Not Getting Enough Vitamin D in Your Diet?
Vitamin D is essential to supporting your immune system and living a healthy life
The next article on the topic of eye healthy foods revolves around vitamin D, which is a fat soluble vitamin and a hormone building block. Also known as the “sunshine vitamin,” vitamin D is necessary for the body’s ability to absorb calcium, iron, magnesium, phosphate and zinc.
As an eye/health care provider, I’m exposed to viruses and bacteria on a daily basis. When I first started seeing patients, I found myself getting sick quite often. Then I decided to get my blood work done. As a result, I learned I was extremely deficient in vitamin D. This was the reason I was getting sick once or twice a month.
Once I made the necessary changes through diet, supplementation, and sunlight exposure, the number of sick days dropped significantly. I found myself feeling stronger and having more energy to push through my daily routine.
What is Vitamin D?
Without question, vitamin D is essential for a healthy immune system and strong bones. On the opposite end, the lack of vitamin D can attribute to a whole host of problems including a disease called Rickets, which can lead to soft bones and skeletal malfunctions in children.
Vitamin D deficiency has also been associated with increased risk of cardiovascular disease, cognitive decline and cancer.
The best way to obtain vitamin D is through sun exposure. That said, those of us who work indoors are likely on the low side. The best way to check your levels is through blood work, which can be taken by your primary care physician. Normal vitamin D levels range between 30 – 100. And the best time to get checked is during the winter AND the summer to see if you’re seasonally affected.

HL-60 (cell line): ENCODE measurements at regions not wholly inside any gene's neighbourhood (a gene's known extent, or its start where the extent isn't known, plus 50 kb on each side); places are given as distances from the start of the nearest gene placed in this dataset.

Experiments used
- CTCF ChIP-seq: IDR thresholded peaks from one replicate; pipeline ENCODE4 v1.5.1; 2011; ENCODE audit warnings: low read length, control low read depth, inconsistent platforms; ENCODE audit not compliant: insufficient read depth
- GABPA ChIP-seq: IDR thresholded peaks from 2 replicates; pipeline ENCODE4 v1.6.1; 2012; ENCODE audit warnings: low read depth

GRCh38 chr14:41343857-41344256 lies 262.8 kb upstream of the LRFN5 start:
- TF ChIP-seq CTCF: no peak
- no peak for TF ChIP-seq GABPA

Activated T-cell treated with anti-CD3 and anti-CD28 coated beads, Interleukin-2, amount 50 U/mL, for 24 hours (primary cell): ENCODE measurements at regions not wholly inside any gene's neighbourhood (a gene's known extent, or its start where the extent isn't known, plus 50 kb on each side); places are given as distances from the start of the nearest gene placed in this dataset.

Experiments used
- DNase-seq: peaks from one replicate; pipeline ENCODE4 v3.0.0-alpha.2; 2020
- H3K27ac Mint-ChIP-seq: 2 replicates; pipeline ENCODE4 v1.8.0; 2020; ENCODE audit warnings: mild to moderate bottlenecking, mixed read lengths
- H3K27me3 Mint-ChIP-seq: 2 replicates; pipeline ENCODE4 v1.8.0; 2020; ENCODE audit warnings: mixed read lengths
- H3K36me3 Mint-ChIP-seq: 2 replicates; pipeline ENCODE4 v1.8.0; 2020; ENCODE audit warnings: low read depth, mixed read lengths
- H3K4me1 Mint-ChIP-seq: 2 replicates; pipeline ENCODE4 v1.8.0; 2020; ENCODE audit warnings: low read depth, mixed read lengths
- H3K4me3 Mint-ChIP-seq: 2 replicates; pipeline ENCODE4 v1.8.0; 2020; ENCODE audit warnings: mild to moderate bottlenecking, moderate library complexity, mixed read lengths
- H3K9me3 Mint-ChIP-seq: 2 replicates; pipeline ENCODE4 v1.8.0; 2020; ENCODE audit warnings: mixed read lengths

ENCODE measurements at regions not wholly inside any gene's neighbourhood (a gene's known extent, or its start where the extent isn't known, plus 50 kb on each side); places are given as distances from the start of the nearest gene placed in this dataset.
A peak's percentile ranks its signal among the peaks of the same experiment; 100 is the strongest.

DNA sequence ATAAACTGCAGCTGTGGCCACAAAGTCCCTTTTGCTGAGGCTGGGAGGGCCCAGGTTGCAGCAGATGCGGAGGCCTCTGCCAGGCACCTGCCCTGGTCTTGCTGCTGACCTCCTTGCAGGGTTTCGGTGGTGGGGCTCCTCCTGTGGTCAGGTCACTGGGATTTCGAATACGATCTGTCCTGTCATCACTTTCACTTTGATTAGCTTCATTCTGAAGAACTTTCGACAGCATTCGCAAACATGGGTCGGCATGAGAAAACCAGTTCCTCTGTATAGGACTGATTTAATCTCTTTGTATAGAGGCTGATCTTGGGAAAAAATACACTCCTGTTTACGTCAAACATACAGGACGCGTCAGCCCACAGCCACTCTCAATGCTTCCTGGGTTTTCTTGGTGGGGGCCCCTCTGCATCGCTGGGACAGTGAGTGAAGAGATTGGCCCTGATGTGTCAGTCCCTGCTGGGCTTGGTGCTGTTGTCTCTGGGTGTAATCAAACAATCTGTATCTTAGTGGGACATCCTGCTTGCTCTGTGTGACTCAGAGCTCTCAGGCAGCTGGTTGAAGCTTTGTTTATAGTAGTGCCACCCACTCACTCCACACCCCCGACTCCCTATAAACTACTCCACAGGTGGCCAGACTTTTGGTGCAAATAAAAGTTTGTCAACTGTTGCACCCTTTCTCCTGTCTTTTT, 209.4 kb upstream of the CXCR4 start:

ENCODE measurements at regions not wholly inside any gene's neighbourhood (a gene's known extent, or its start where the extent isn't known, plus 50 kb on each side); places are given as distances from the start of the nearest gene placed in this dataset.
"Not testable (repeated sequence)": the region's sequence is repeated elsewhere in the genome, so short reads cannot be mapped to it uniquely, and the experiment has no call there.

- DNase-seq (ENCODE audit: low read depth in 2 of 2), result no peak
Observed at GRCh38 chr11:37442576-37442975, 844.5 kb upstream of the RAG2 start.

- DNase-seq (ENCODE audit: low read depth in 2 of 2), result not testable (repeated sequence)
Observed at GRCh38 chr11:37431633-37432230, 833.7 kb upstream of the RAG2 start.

If your levels check out around 30, you should be fine. However, I believe you should be a little closer to 50 for ideal health.
Eye Healthy Benefits:
The website Medscape recently reported in an article, “adults with the lowest concentrations of circulating vitamin D had the highest risk for age related macular degeneration.”
I’ve talked about macular degeneration several times before. It primarily affects older adults and can result in visual loss and/or blindness.
The article also states, “It may therefore be possible that correction of vitamin D deficiency could improve the prognosis of AMD (age-related macular degeneration).”
Vitamin D From the Sun:
Vitamin D is most easily obtained through UVB rays from the sun. However, if you’re wearing sunscreen, it won’t be readily absorbed.
My advice (I know this sounds dangerous, but hear me out) is to spend some time in the sunlight without sunscreen. After about twenty to thirty minutes of moderate sunlight, apply sunscreen to avoid burn. If you have fair skin, you may only need about fifteen minutes. If you have darker skin, you may need closer to forty-five.
Always be cautious. And please remember to use your best judgment in this matter. If you live in Miami, your risk of sunburn is substantially higher than if you live in Canada.
To be on the safe side, you can even start with five minutes of sunscreen-free sunlight exposure per day.
Eye Healthy Foods:
People who can’t obtain the proper amount of vitamin D through sunlight can increase intake through diet and/or supplementation.
Most vitamin D rich foods come from fish:
- Sockeye salmon
- Steelhead Trout
- Cod Liver Oil
When purchasing fish, it’s better to choose wild caught over farm raised. Food brought in from the wild is typically left in its natural state. Food raised on a farm is subject to the farmers discretion, which can lead to the use of hormones and the spread of bacteria.
Other vitamin D rich foods include:
- Egg yolk
- Portobello Mushrooms
Live in Your OcularPrime:
An extra source of vitamin D can come from supplementation. However, it’s best to get your blood work done before going down this particular road. There is such a thing as getting too much vitamin D (or toxicity), which can lead to hypercalcemia (a build up of calcium in the blood).
Make sure you communicate with your primary care physician to see what’s best for you.